II.

Although this case is before us on appeal from the trial court, we review the OEA's decision as though "the appeal had been taken directly to this court." District of Columbia Dep't of Pub. Works v. Colbert, 874 A.2d 353, 358 (D.C. 2005). Thus, we "review the factual findings of the agency to determine if there is substantial evidence to support" the OEA's conclusion. Zhang v. District of Columbia Dep't of Consumer & Regulatory Affairs, 834 A.2d 97, 101 (D.C. 2003). The OEA's decision must not be "arbitrary, capricious, or an abuse of discretion." District of Columbia v. King, 766 A.2d 38, 44 (D.C. 2001) (citations omitted). If, after examining the record as a whole, we conclude that the agency's findings are supported by substantial evidence, we must accept those findings even though the record could support a contrary finding." Zhang,834 A.2d at 101.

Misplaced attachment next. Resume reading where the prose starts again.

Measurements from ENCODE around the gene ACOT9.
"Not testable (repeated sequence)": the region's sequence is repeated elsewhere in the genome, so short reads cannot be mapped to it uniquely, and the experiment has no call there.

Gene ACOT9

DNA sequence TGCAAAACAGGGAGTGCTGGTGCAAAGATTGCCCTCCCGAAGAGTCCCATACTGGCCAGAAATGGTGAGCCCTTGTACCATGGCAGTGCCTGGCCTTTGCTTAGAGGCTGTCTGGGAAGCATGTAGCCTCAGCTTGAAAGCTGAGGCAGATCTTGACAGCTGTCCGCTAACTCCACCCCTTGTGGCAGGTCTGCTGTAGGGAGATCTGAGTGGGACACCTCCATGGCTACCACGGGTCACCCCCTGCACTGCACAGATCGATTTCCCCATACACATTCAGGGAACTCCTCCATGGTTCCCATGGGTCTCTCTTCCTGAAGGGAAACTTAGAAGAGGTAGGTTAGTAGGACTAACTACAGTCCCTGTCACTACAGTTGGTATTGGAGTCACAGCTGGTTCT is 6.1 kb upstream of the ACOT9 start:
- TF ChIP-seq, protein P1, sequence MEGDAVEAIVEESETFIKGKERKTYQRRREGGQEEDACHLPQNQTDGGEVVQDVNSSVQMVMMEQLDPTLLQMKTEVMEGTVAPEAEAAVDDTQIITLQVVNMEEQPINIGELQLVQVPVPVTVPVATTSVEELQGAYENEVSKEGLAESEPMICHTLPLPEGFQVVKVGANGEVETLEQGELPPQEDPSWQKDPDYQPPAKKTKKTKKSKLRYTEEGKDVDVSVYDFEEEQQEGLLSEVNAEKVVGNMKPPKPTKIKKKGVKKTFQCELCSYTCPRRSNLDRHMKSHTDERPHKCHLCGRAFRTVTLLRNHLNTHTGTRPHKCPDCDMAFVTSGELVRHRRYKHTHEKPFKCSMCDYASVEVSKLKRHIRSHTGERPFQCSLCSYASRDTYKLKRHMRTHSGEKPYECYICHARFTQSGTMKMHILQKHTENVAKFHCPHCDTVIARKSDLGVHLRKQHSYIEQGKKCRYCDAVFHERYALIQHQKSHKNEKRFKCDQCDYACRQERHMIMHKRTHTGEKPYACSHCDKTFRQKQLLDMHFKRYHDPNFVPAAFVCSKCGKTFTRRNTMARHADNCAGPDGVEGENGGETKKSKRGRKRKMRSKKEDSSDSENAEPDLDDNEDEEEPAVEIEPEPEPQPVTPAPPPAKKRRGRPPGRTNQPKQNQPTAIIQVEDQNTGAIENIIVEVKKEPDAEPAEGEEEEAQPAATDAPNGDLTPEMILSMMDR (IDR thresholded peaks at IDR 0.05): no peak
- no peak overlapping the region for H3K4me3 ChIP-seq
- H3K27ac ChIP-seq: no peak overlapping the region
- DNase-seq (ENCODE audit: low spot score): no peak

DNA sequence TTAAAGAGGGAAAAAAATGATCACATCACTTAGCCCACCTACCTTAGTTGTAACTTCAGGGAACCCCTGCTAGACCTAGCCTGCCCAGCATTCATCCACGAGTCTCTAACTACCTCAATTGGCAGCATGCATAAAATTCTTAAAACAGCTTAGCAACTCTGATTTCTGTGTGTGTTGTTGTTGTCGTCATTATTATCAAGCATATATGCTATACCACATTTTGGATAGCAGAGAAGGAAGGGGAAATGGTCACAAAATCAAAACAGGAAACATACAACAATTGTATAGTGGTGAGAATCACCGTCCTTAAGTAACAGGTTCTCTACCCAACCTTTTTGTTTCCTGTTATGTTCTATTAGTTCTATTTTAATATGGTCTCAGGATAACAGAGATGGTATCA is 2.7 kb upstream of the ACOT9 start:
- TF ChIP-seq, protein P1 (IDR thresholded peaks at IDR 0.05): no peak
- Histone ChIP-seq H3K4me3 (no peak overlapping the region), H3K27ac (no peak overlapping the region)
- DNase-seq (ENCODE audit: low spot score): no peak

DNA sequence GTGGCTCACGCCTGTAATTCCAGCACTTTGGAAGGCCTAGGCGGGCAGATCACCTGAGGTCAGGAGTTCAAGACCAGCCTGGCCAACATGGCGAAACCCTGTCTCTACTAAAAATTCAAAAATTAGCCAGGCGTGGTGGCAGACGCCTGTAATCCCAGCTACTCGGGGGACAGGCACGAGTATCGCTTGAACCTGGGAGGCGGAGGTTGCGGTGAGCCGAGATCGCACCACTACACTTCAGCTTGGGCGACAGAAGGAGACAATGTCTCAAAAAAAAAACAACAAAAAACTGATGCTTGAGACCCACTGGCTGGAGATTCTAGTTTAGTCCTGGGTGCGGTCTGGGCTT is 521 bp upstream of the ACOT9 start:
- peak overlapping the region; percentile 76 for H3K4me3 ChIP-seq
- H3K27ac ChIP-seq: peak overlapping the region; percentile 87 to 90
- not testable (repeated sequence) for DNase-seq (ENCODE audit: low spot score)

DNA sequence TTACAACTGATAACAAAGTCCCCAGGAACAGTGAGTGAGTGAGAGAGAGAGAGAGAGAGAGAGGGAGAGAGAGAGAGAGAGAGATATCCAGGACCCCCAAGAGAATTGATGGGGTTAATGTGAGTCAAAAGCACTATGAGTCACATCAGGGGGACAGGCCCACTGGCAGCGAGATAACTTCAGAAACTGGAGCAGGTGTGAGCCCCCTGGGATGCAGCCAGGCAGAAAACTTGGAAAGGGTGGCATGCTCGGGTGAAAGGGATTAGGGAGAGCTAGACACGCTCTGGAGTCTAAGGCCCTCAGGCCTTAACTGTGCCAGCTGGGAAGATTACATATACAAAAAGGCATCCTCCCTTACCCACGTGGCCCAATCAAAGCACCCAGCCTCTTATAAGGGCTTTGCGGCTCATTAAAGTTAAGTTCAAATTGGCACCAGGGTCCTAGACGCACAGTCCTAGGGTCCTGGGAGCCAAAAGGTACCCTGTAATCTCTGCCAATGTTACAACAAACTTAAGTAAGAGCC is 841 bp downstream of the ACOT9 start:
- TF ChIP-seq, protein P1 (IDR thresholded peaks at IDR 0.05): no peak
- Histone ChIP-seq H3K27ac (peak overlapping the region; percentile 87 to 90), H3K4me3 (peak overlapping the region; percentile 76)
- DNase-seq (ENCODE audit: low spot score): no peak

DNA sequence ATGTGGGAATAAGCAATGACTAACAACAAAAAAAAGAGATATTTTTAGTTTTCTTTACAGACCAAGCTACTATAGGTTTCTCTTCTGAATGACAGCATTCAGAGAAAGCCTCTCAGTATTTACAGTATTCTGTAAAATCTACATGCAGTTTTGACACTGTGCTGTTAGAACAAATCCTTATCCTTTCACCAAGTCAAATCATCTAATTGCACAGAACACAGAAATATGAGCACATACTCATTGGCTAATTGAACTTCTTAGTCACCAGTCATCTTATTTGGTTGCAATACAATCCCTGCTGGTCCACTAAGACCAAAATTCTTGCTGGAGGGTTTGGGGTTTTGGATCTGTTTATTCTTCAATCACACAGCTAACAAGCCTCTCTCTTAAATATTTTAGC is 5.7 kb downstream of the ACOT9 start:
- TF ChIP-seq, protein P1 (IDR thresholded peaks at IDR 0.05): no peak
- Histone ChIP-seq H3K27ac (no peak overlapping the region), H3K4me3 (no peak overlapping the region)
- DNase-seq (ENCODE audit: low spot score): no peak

Despite the trial court's conclusion that Mr. Watts' termination was not supported by the record, we agree with the DOC that there is substantial evidence in the record from which a reasonable mind could conclude that termination was an appropriate penalty. We are also satisfied that the decision was neither arbitrary nor capricious. See Davidson v. Office of Employee Appeals, 886 A.2d 70, 72 (D.C. 2005) (upholding the OEA's termination of an employee because there was evidence "a reasonable mind might accept as adequate" to support the penalty); see also Stokes v. District of Columbia, 502 A.2d 1006, 1010 (D.C. 1985) (stating that the court's ability to decide the appropriateness of a penalty is limited to ensuring "managerial discretion has been legitimately invoked and properly exercised"). In this case, the OEA relied on evidence in the record that Mr. Watts was aware of the significant problems the DOC was having with premature releases, that he had been assigned to the Records Office for the express purpose of eradicating such errors, that he was aware that a detainer had been sent by the INS, and that he failed to process the detainer which resulted in the erroneous release of an inmate who was a threat to national security. In reaching its decision, the OEA also relied on evidence that Mr. Watts' failure to process the detainer subjected the DOC to heightened criticism and altered the confidence of Mr. Watts' supervisors in his ability to perform his job effectively. In reaching its decision, the OEA also noted Mr. Watts' lengthy work history and generally "favorable performance ratings" as mitigating factors in deciding whether the sanction imposed was appropriate. See Douglas, supra, 5 M.S.P.R. at ...